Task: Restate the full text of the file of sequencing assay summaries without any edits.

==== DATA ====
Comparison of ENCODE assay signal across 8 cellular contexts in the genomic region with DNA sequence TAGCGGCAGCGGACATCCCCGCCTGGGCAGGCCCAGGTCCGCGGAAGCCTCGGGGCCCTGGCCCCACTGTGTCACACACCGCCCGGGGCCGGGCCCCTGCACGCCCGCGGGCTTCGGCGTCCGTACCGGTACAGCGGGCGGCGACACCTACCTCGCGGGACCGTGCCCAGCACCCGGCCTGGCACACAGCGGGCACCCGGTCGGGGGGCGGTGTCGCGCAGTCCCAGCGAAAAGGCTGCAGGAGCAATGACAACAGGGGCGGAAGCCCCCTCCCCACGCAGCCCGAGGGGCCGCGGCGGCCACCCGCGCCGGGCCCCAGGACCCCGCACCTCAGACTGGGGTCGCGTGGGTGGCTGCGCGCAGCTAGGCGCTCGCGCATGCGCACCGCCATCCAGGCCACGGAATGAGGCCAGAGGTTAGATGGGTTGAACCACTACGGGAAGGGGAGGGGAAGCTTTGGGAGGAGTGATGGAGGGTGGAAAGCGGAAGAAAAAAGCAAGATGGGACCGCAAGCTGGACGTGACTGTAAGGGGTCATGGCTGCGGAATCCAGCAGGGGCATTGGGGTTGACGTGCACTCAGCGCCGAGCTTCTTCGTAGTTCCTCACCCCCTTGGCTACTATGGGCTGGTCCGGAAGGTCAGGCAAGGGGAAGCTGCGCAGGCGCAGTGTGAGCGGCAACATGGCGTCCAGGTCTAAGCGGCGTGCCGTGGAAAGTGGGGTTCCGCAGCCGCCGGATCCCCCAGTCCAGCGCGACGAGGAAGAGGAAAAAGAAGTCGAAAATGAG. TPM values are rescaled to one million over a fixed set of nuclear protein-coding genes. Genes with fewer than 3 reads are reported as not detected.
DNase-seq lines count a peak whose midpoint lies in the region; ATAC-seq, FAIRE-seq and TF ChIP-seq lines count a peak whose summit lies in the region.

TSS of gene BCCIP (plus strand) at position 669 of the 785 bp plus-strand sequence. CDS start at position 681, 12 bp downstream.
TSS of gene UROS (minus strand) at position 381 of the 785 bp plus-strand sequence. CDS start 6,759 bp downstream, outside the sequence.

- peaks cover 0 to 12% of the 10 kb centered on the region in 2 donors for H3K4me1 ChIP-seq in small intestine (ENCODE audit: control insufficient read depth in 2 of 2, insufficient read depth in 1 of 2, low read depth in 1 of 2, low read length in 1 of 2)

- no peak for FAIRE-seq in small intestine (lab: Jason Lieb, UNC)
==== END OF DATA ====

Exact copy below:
Comparison of ENCODE assay signal across 8 cellular contexts in the genomic region with DNA sequence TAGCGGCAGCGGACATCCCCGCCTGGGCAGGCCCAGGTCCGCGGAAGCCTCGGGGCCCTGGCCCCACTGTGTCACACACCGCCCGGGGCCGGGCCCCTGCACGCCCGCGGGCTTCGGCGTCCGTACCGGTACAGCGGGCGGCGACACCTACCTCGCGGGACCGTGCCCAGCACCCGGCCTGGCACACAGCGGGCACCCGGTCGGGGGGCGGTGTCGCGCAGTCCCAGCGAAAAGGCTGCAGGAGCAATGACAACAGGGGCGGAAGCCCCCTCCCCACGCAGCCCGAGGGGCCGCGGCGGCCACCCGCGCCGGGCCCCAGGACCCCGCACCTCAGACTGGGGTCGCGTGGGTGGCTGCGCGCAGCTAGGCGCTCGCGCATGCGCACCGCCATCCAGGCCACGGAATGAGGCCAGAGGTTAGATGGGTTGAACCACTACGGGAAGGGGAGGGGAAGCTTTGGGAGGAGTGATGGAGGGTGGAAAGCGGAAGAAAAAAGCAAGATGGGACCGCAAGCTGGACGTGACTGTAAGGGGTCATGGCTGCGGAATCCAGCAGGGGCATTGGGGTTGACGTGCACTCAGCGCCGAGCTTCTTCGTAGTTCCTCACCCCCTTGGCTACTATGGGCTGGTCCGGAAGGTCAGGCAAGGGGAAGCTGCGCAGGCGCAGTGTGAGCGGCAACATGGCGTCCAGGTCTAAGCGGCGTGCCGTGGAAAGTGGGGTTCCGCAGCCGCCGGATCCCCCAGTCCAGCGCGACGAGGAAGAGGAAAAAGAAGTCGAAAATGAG. TPM values are rescaled to one million over a fixed set of nuclear protein-coding genes. Genes with fewer than 3 reads are reported as not detected.
DNase-seq lines count a peak whose midpoint lies in the region; ATAC-seq, FAIRE-seq and TF ChIP-seq lines count a peak whose summit lies in the region.

TSS of gene BCCIP (plus strand) at position 669 of the 785 bp plus-strand sequence. CDS start at position 681, 12 bp downstream.
TSS of gene UROS (minus strand) at position 381 of the 785 bp plus-strand sequence. CDS start 6,759 bp downstream, outside the sequence.

- peaks cover 0 to 12% of the 10 kb centered on the region in 2 donors for H3K4me1 ChIP-seq in small intestine (ENCODE audit: control insufficient read depth in 2 of 2, insufficient read depth in 1 of 2, low read depth in 1 of 2, low read length in 1 of 2)

- no peak for FAIRE-seq in small intestine (lab: Jason Lieb, UNC)